Coursey Graves Bennett Mountain Estate Red Blend 2016

This elegant wine was my favorite of the quartet. The blend is 60% Cabernet Sauvignon and 40% Merlot, all from the estate vineyard in Bennett Valley.  This deep-red selection displays aromas of crushed rock and currant, with a hint of strawberry.  These are followed by flavors of dark plum, blueberries, crème de cassis, and a touch of vanilla, supported by fine tannins.  It offers an excellent example of Coursey’s super smooth, lush mouthfeel.  There is just a bit of dried herbs on the long finish.  234 cases were made.
Coursey Graves’ tasting room is located in downtown Healdsburg, just off the historic Healdsburg Plaza.

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Momokawa Ruby Fields Saké

Momokawa Ruby FieldsLet’s be clear about this right away: Saké, the national alcoholic beverage of Japan, is often called rice wine, but this is a misnomer.  While it is a beverage made by fermentation, the production process more closely resembles that of beer, and it is made from grain (rice, of course), not fruit.  To make saké, the starch of freshly steamed glutinous rice is converted to sugar and then fermented to alcohol.  Once fermented, the liquid is filtered and usually pasteurized.  Sakés can range from dry to sweet, but even the driest retain a hint of sweetness.

This saké is a domestic product from SakéOne saké brewery in Forest Grove, Oregon.  The company began as a saké importer in 1992, and in 1997 they expanded the operation and began brewing saké.

In premium saké, water composition matters a great deal. SakéOne’s founder chose Oregon because he believed that the best-quality water for saké brewing is in the Northwest.

The other crucial component is rice, and SakéOne sources its Calrose rice from the Sacramento Valley. Calrose is derived from Japanese saké rice and has several qualities that produce saké with more body, higher viscosity, and a long finish.


SakéOne’s modest tasting room.

Momokawa Ruby Fields Saké

Ruby Fields is a rich, full-bodied Junmail* Ginjo**  saké that opens with aromas of Granny Smith apples and bananas.  Those flavors continue on the palate, with the addition of a hint of cantaloupe.  It is moderately dry, with a fairly long finish.It is marketed as an upgrade to Momokawa’s Ruby  The ABV is 16%, and the SMV*** is -1.5. The rice has a polish of 58%, so 42% of the rice has been removed.  Serve chilled.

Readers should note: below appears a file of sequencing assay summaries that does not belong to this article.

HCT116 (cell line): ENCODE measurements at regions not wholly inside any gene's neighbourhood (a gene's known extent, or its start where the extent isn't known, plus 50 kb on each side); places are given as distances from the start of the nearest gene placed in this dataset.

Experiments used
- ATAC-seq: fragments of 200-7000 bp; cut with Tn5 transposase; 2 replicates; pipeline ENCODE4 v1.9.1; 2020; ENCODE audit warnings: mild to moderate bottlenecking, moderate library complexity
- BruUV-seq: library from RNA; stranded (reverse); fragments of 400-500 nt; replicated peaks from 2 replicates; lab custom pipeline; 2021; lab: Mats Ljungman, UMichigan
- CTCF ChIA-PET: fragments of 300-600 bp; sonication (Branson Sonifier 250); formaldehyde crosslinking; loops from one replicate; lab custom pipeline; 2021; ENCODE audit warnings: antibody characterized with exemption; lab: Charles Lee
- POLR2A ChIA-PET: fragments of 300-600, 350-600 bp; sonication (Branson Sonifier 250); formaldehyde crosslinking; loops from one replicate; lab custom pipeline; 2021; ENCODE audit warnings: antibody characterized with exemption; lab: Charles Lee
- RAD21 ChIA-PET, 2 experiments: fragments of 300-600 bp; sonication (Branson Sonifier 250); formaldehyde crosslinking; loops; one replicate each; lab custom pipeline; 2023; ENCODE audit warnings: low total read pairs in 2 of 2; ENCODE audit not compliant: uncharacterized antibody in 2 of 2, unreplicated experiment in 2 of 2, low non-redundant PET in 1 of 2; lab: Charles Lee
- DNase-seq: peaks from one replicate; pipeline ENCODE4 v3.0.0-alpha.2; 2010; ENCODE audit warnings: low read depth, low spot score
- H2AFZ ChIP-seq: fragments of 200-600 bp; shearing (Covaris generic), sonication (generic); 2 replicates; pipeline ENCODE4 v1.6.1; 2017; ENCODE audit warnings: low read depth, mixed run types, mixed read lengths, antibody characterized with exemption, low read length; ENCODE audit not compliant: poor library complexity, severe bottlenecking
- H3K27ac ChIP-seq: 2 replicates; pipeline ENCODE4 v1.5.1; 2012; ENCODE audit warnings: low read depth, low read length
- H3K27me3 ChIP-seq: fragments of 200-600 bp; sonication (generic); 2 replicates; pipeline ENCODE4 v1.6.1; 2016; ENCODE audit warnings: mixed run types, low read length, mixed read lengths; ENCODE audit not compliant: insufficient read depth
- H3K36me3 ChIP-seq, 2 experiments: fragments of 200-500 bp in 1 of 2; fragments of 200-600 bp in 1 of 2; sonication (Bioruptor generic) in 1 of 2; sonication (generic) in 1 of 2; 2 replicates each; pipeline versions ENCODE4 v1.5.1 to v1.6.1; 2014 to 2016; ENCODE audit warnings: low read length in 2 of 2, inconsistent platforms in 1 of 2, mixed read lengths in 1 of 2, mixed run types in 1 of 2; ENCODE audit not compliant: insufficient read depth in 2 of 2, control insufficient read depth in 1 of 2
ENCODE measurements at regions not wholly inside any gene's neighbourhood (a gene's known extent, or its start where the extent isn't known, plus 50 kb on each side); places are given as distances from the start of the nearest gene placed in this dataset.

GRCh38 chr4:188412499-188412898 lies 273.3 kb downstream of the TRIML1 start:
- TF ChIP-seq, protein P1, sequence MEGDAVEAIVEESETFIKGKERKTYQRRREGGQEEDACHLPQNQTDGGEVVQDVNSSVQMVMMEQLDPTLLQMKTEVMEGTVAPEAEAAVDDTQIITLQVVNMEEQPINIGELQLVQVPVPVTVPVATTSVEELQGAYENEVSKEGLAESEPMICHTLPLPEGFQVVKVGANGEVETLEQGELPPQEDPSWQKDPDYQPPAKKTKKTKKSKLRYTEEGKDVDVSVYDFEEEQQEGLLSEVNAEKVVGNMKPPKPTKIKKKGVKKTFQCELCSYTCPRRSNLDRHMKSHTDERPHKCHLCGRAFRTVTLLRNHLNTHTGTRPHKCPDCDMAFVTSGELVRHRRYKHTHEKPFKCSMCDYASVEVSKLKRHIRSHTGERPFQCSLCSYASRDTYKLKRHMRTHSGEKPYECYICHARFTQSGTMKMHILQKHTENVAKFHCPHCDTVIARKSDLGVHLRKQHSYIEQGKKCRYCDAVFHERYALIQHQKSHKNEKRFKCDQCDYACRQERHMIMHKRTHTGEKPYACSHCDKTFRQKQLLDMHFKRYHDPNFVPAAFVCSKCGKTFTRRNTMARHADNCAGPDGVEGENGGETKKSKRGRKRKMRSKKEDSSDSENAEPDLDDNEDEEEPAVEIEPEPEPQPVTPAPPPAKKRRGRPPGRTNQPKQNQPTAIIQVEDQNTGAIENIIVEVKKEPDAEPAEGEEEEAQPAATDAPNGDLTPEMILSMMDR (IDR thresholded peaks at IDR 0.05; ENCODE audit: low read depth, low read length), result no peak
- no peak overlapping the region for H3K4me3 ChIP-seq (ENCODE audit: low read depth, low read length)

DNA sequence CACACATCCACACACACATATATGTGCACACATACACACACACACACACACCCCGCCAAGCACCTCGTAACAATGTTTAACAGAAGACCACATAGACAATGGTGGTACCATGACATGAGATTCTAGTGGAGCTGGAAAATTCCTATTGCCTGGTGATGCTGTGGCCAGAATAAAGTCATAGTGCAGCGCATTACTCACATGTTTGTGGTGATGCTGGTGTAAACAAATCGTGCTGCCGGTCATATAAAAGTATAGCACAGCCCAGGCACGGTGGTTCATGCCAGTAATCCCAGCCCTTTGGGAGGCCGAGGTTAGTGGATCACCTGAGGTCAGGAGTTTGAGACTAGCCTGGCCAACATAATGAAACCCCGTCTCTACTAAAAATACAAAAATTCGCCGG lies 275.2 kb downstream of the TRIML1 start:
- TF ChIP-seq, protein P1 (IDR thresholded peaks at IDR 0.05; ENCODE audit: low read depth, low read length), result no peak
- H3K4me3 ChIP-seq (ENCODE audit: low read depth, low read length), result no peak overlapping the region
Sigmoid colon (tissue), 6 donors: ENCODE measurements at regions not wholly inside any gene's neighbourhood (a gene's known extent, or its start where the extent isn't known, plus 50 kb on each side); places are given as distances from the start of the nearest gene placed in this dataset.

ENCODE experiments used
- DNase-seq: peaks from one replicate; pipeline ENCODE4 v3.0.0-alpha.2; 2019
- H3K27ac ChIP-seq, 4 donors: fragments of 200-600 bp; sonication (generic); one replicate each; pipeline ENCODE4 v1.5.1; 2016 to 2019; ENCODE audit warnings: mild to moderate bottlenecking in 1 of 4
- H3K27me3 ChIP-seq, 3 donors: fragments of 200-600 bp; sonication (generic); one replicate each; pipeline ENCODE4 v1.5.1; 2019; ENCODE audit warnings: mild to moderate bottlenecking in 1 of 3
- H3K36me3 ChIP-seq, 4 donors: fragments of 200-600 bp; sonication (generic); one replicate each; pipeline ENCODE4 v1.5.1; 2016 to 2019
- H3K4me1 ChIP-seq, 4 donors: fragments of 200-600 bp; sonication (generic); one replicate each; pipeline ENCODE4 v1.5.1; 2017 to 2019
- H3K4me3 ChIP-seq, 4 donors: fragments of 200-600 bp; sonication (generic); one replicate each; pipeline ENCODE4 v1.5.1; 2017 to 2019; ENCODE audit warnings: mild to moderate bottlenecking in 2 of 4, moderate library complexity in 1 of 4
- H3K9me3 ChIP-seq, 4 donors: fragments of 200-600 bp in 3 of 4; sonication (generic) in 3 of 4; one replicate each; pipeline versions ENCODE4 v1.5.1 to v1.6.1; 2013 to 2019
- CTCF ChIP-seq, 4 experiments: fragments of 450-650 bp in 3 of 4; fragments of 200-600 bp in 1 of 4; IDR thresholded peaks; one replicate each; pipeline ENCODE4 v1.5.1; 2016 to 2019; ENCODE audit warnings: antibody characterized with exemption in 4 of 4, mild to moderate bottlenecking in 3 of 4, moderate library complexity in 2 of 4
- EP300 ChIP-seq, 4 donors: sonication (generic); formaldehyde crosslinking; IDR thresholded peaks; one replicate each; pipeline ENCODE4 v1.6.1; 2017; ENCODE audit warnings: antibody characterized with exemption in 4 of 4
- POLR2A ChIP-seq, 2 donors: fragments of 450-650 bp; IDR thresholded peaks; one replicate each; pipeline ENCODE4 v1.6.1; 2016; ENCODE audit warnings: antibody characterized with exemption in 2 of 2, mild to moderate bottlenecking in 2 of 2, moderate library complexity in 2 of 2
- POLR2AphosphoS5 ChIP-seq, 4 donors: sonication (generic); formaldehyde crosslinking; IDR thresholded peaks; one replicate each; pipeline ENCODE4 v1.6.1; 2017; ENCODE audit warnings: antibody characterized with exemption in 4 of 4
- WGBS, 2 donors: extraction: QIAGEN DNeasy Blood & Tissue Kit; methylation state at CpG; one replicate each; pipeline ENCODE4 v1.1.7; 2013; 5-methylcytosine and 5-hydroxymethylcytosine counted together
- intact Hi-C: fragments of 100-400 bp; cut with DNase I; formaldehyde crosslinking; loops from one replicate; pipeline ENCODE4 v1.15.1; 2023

*Junmai is pure rice wine, with no added alcohol). Until recently, at least 30% of the rice used for Junmai sake had to be milled away, but Junmai no longer requires a specified milling rate.

**Ginjo designates that at least 40% of the rice has been polished away. If a bottle is labeled just Ginjo, distilled alcohol was added; if it is labeled Junmai Ginjo, no alcohol was added.

****An important gauge of saké  is the SMV (Saké Meter Value).  This measures the density of saké relative to water, and is the method for determining the dryness or sweetness of saké. The higher the SMV, the drier the saké. The range is -15 to +15.

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HALL Jack’s Masterpiece Cabernet Sauvignon

HALL Jack's MasterpieceJackson Pollock

Kathryn Walt Hall has a most impressive curriculum vitae. To touch on just a few of the high points, she is the proprietor of HALL Wines and WALT Wines [family businesses she has been involved with for over thirty years], was assistant city attorney in Berkeley, California, worked as an attorney and businesswoman in Dallas, Texas, and has served on numerous non-profit and institutional boards, with an emphasis on issues related to social care and mental health. From 1997 to July 2001, Ms. Hall served as the United States Ambassador to Austria. In the midst of this, together with her husband Craig she has raised four children.

HALL wines hail from five estate vineyards: Sacrashe (Rutherford), Bergfeld (St. Helena), Hardester (Napa Valley), Atlas Peak Estate, (Atlas Peak), and T Bar T Ranch (Alexander Valley). From these 500 acres come classic Bordeaux varietals: Cabernet Sauvignon, Merlot, and Sauvignon Blanc. In each vineyard, small-vine farming is employed to produce low-yield, high-concentration fruit.

Reflecting Kathryn Hall’s long record of progressive activism, the winery is dedicated to environmental responsibility. Only natural products are used for weed and pest control, and the vineyards are certified organic. The farming operations use 50% bio-diesel fuel to reduce carbon emissions.

The St. Helena winery qualified for the U.S. Green Building Council’s Leadership in Energy and Environmental Design (LEED®) Green Building Rating System, and was the the first in California to earn LEED Gold Certification.™

Finally, A portion of all business profits is donated to charity via the Craig and Kathryn Hall Foundation.

HALL Jack’s Masterpiece Cabernet Sauvignon

Each year, Hall’s former winemaker and current president, Mike Reynolds, returns to his first love and blends a signature Cabernet Sauvignon known as “Jack’s Masterpiece.” The wine is named for the label artwork created by Mike’s then 18-month-old son Jack as a Father’s Day gift.